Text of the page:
Picea orientalis, commonly known as the Caucasian Spruce or Oriental Spruce, is a species of spruce native to the Caucasus and adjacent northeast Turkey. It is a large coniferous evergreen tree growing to 30–45 m tall or 98-145 feet(exceptionally to 57 m), and with a trunk diameter of up to 1.5 m (exceptionally up to 4 m). The Caucasian Spruce can also be found in Northern Iran, though its numbers have decreased due to deforestation.
The shoots are buff-brown, and moderately pubescent (hairy). The leaves are needle-like, the shortest of any spruce, 6-8 mm long, rhombic in cross-section, dark green with inconspicuous stomatal lines. The cones are slender cylindric-conic, 5-9 cm long and 1.5 cm broad, red to purple when young, maturing dark brown 5–7 months after pollination, and have stiff, smoothly rounded scales.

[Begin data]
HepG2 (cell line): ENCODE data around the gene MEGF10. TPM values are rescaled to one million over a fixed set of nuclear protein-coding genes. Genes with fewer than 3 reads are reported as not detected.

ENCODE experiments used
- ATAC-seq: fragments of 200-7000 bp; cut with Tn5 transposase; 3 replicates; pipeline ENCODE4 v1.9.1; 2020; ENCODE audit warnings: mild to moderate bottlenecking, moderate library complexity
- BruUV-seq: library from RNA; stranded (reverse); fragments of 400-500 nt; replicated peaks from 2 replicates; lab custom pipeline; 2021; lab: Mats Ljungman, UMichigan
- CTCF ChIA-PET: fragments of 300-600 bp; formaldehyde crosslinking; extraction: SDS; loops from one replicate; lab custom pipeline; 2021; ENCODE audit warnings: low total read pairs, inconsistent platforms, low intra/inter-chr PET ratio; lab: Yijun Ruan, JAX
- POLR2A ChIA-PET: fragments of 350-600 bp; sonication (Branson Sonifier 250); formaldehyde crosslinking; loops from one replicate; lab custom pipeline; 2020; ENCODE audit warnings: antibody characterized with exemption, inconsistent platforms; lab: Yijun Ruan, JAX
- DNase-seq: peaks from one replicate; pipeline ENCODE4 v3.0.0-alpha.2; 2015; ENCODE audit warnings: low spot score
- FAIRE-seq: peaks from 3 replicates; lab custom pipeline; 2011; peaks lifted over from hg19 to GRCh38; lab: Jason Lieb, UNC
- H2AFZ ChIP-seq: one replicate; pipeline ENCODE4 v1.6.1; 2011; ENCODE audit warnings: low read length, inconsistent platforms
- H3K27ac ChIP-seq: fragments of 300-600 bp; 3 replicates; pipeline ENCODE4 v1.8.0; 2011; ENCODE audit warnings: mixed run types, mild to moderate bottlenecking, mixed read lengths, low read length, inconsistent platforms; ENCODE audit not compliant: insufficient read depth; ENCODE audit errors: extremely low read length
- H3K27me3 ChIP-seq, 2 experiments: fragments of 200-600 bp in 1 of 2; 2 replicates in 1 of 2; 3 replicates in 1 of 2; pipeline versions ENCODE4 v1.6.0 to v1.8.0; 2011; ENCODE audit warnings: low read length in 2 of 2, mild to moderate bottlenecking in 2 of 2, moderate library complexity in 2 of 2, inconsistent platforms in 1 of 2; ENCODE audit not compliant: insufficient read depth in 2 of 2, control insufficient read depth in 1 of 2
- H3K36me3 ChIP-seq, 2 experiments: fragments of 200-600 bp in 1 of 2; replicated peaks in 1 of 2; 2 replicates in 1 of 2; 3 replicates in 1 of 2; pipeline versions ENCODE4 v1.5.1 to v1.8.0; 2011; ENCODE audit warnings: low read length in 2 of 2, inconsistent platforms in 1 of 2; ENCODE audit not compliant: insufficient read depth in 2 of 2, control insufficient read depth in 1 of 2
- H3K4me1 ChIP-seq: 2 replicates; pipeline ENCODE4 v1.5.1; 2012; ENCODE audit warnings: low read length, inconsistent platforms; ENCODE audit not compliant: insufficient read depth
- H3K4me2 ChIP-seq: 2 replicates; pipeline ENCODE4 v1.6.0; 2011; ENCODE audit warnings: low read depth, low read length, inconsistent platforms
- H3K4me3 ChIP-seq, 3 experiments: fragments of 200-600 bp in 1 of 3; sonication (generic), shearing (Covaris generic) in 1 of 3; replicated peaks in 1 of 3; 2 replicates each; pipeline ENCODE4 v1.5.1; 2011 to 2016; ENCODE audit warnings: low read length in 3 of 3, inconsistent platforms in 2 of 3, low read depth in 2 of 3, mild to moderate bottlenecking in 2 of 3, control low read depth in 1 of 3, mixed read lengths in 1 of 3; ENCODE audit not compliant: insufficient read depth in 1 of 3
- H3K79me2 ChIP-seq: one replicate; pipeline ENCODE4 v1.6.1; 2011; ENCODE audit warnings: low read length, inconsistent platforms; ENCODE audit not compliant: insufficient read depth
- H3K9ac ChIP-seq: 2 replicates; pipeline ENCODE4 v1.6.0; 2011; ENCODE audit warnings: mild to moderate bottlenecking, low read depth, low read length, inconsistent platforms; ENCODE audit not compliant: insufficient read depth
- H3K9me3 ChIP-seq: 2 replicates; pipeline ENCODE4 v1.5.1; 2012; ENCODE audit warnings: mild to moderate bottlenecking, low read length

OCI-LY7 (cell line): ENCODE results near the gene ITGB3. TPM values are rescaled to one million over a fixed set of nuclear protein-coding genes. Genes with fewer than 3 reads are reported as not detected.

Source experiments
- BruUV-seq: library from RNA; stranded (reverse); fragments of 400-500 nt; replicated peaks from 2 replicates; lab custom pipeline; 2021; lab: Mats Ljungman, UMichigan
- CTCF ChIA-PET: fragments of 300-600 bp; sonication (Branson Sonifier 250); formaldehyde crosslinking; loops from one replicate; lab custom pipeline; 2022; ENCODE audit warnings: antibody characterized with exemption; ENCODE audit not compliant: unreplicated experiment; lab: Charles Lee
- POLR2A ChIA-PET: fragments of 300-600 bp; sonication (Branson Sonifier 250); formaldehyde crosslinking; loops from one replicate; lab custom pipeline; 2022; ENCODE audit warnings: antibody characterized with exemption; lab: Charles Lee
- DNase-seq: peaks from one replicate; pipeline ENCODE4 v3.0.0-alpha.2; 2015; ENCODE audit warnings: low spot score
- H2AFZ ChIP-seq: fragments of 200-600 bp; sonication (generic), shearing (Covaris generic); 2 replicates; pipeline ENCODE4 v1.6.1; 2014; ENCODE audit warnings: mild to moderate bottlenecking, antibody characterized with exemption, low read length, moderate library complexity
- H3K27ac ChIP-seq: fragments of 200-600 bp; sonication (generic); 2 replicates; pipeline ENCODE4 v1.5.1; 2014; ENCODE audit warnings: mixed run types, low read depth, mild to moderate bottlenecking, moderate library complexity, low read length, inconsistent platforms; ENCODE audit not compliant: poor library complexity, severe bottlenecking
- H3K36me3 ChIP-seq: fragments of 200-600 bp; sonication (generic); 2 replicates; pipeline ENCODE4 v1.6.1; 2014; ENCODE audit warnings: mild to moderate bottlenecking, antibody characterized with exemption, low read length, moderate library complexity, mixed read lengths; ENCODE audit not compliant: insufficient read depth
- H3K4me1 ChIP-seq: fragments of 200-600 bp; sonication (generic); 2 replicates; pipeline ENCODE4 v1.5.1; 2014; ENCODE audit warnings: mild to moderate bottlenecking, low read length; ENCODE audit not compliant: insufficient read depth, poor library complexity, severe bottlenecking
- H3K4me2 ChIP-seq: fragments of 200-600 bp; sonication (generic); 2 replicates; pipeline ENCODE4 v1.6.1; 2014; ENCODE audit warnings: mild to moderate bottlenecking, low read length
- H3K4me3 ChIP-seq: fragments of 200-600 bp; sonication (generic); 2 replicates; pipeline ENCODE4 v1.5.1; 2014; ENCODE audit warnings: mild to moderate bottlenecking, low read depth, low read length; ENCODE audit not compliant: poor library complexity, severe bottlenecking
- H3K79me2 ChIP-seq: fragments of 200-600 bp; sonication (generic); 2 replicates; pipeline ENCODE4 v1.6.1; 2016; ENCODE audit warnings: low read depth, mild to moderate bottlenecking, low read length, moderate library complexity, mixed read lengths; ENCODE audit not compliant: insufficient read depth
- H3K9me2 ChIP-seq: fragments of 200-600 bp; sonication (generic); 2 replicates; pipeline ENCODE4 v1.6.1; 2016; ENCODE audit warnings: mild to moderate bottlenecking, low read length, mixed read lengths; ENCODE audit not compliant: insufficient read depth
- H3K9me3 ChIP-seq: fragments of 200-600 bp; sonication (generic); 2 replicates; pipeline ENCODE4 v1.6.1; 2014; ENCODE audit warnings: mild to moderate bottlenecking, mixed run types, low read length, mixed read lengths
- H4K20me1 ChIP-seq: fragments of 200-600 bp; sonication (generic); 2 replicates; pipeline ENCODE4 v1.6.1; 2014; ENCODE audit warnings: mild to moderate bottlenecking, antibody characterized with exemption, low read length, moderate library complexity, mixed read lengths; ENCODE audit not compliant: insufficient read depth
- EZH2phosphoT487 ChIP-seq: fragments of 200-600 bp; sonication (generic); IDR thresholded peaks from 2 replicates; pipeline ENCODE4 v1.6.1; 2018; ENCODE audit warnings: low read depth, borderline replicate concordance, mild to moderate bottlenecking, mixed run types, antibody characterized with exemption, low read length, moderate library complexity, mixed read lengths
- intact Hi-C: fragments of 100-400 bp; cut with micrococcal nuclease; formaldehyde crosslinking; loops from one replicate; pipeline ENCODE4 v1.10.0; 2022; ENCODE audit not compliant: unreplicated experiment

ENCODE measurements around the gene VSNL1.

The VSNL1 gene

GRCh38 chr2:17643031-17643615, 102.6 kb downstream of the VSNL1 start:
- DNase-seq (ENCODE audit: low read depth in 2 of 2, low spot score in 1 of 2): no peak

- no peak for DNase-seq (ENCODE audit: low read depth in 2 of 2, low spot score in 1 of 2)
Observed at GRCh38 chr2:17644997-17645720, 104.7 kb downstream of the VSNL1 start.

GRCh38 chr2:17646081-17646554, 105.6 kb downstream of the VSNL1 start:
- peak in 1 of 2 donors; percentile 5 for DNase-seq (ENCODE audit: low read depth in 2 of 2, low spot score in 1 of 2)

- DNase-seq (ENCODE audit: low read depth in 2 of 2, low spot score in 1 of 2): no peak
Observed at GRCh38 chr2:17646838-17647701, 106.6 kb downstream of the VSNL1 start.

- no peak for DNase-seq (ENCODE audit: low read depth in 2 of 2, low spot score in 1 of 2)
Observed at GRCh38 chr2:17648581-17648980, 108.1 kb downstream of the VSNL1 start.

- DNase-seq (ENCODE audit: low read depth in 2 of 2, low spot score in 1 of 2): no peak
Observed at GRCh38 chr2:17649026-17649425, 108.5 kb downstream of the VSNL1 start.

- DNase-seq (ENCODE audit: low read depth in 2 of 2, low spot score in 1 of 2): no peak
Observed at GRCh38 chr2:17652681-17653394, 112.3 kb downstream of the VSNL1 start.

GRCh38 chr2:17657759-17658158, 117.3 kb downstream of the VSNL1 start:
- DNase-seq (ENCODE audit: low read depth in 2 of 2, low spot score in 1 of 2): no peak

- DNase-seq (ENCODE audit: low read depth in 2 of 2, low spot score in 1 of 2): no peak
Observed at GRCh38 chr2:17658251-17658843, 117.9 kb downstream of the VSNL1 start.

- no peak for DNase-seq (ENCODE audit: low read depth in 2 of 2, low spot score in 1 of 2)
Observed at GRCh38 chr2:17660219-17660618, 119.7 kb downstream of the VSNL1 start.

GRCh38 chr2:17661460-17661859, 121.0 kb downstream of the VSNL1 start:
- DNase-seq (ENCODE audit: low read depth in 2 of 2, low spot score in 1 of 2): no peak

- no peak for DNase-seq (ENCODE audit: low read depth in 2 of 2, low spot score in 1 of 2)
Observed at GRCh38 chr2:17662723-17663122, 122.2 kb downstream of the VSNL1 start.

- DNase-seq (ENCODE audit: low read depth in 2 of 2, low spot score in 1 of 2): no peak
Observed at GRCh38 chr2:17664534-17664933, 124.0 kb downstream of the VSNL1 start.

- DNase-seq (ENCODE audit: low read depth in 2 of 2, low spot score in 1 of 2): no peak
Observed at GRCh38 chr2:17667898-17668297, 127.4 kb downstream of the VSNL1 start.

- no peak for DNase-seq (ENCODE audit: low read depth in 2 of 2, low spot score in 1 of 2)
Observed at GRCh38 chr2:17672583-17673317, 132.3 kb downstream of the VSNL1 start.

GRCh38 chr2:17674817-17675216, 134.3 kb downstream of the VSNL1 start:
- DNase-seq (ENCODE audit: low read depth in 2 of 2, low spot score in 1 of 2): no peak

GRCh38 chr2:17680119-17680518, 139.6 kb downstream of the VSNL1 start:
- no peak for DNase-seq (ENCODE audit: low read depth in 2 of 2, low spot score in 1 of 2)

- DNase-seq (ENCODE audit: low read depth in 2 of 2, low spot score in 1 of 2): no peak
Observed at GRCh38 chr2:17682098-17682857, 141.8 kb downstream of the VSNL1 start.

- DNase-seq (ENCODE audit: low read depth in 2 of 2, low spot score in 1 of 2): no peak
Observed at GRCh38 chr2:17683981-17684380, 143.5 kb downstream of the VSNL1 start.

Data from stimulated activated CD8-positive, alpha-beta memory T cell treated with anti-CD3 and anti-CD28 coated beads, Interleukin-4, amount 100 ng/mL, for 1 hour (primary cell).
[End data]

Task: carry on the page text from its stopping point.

It is a popular ornamental tree in large gardens, valued in northern Europe and the USA for its attractive foliage and ability to grow on a wide range of soils. It is also grown to a small extent in forestry for Christmas trees, timber and paper production, though its slower growth compared to Norway Spruce reduces its importance outside of its native range. This plant has gained the Royal Horticultural Society's Award of Garden Merit.